With a trend towards suburbanisation, economic activity was mainly concentrated in capital city regions, which are centres of growth. The concentration of poverty and unemployment in certain urban districts remains a problem for many European cities, as does the insufficiency of housing, transport and education services.

Cohesion policy for the period 2007-2013

In the context of cohesion policy for the period 2007-2013, this report gives a preliminary assessment of the reformed cohesion policy. In order to reduce disparities between the Member States and the regions, generate growth and create jobs, financial resources will be channelled primarily into:

  • the least developed regions and those coping with structural adjustment;
  • investments in research, innovation, the information society and business development.

The strategic approach based on the concentration of financial resources involves centring cohesion programmes for the period 2007-2013 around the renewed Lisbon strategy for growth and jobs.

The management rules for cohesion policy have been rationalised and simplified in order to meet the criteria for control and good financial management. This entails, for example, the adoption of a single regulation for programme management, a series of rules on the eligibility of expenditure, simplification of financial management and control systems, and easier access to information for citizens and potential beneficiaries of funding.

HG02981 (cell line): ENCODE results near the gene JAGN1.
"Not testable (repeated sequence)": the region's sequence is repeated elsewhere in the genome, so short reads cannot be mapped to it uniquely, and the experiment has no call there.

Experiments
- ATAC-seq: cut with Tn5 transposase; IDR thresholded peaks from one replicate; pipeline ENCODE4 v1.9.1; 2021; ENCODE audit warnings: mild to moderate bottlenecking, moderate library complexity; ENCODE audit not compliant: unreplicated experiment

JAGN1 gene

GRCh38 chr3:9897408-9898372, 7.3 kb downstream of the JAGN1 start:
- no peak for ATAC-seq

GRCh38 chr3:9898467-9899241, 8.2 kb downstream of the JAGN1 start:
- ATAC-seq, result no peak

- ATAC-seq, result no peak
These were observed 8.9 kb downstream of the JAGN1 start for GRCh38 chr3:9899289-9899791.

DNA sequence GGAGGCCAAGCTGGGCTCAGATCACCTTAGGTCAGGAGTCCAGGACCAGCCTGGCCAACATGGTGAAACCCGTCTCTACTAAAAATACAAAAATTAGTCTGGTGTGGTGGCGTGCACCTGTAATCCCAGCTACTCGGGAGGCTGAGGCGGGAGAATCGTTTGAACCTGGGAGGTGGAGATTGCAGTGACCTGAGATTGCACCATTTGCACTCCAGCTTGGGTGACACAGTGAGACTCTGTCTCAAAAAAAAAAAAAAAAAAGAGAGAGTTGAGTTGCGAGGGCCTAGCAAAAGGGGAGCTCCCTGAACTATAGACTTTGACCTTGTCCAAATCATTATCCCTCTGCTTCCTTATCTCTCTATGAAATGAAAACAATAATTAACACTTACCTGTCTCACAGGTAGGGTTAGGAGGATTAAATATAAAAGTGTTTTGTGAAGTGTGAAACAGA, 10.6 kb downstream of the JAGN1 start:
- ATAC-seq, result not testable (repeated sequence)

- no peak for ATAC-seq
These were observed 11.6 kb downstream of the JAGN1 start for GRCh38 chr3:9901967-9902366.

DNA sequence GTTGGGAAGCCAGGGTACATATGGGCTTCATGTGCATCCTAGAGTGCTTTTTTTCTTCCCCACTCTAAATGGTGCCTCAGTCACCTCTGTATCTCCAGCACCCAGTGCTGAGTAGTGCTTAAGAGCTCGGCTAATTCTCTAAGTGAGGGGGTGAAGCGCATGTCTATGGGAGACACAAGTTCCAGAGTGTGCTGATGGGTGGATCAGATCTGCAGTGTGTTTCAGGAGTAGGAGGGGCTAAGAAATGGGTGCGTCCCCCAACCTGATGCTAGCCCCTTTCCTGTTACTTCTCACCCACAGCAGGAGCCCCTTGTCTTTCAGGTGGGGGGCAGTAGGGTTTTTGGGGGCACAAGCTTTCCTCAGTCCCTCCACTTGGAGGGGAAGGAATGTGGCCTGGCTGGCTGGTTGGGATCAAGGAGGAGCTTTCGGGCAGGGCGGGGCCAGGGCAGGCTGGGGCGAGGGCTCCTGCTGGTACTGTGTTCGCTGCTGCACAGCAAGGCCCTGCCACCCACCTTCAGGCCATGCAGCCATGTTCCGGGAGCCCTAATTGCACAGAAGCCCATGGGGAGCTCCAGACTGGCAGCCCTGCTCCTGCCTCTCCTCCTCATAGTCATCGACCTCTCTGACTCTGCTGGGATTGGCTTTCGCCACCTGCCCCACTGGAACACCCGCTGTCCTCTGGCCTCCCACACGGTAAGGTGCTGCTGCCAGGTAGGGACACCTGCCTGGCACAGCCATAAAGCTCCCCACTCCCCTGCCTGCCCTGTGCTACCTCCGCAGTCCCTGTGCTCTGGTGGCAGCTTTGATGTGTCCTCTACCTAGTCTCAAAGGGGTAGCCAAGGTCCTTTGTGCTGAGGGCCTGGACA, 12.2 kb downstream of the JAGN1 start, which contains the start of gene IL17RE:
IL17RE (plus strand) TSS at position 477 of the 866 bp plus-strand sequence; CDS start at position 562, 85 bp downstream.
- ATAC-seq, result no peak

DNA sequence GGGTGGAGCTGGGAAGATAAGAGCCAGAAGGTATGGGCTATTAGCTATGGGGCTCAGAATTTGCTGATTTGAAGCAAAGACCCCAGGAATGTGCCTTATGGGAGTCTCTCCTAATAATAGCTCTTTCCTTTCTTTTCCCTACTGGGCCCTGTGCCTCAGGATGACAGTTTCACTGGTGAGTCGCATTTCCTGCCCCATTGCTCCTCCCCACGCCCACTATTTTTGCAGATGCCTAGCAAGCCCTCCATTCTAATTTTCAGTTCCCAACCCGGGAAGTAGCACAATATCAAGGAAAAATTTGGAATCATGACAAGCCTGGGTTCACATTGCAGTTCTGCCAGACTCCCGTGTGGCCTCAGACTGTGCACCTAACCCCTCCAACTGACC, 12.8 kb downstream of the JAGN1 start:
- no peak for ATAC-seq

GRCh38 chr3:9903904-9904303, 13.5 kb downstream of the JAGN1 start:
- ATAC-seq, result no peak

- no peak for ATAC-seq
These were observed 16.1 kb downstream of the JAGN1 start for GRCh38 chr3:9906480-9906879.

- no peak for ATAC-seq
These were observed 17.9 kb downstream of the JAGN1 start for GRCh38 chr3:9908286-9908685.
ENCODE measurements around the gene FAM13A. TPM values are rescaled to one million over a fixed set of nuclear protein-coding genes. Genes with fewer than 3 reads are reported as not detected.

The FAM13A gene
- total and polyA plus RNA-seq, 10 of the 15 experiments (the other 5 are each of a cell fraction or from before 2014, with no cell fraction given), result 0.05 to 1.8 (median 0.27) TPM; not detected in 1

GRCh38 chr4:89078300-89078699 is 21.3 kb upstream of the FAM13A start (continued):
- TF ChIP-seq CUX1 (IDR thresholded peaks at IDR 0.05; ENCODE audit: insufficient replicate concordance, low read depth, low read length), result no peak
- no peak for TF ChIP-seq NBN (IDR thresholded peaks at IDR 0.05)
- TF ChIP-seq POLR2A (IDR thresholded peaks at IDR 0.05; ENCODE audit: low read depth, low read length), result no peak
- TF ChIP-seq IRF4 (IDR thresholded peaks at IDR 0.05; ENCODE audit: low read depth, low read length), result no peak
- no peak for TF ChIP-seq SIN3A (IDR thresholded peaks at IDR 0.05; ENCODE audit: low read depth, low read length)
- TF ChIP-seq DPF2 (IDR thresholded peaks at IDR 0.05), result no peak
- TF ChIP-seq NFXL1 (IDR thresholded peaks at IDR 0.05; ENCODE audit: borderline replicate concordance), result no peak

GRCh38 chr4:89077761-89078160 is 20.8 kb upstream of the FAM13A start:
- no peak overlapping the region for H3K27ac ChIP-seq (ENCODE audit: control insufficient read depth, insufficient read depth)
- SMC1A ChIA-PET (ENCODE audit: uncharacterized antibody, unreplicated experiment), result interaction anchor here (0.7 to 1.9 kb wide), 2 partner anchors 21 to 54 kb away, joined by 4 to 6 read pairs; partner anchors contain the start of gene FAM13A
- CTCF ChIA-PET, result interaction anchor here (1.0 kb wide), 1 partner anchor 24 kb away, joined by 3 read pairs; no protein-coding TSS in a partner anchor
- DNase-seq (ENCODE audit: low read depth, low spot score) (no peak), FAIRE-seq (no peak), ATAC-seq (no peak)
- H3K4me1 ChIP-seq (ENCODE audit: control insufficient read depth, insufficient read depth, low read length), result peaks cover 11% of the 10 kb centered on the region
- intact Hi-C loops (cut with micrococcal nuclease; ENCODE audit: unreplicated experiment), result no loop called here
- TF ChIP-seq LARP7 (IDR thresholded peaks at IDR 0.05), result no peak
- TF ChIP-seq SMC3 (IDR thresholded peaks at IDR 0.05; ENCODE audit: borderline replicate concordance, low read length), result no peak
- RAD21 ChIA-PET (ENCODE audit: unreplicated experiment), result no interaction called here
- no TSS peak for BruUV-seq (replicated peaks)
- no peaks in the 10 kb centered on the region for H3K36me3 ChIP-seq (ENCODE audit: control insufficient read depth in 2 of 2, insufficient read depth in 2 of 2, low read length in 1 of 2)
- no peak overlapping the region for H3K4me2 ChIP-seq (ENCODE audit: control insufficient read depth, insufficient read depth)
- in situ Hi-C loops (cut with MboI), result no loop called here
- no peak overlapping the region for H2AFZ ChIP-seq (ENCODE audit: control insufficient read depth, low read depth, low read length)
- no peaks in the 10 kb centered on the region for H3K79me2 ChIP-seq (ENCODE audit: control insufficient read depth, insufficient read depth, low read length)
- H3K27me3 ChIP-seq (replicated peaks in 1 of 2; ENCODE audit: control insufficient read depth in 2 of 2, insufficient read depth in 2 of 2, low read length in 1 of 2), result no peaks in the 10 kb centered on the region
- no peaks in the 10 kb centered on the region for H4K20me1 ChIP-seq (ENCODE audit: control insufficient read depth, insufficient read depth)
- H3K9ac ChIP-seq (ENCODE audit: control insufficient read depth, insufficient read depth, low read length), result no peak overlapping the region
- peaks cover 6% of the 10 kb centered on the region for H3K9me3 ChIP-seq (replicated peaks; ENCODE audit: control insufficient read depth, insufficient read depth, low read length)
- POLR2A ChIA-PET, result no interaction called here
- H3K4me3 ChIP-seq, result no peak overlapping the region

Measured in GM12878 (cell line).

Challenges facing cohesion policy

In order to cope with the pressure of globalisation, the regions are confronted with the need to restructure, modernise and facilitate innovation (in terms of products, management, processes and human capital). In order to do this, the adjustment and diversification of the economic structure of the regions in high added-value sectors should be accompanied by a competitive advantage based on lower-cost, lower-wage production methods.

The disproportionate and asymmetrical impact of climate change in certain regions (for example owing to soil erosion and flooding) calls for considerable investment to remedy the problem. The rise in energy prices, the negative impact of an ageing and dwindling population and the rise in social tension and problems likewise pose major challenges for cohesion policy in the period 2007-2013.

RELATED ACTS

Council Decision 2006/702/EC of 6 October 2006 on Community strategic guidelines on cohesion [Official Journal L 291 of 21 October 2006].

The aim of the strategic guidelines for cohesion policy for the period 2007-2013 is to strengthen the strategic dimension and ensure better practical use of cohesion policy.

Council Regulation (EC) No 1083/2006 of 11 July 2006 laying down general provisions on the European Regional Development Fund, the European Social Fund and the Cohesion Fund and repealing Regulation (EC) No 1260/1999 [Official Journal L 210 of 11 July 2006].

This Regulation sets out the common rules, standards and principles applicable to the European Regional Development Fund (ERDF), the European Social Fund (ESF) and the Cohesion Fund in the context of the reformed cohesion policy for the period 2007-2013.

Last updated: 23.08.2007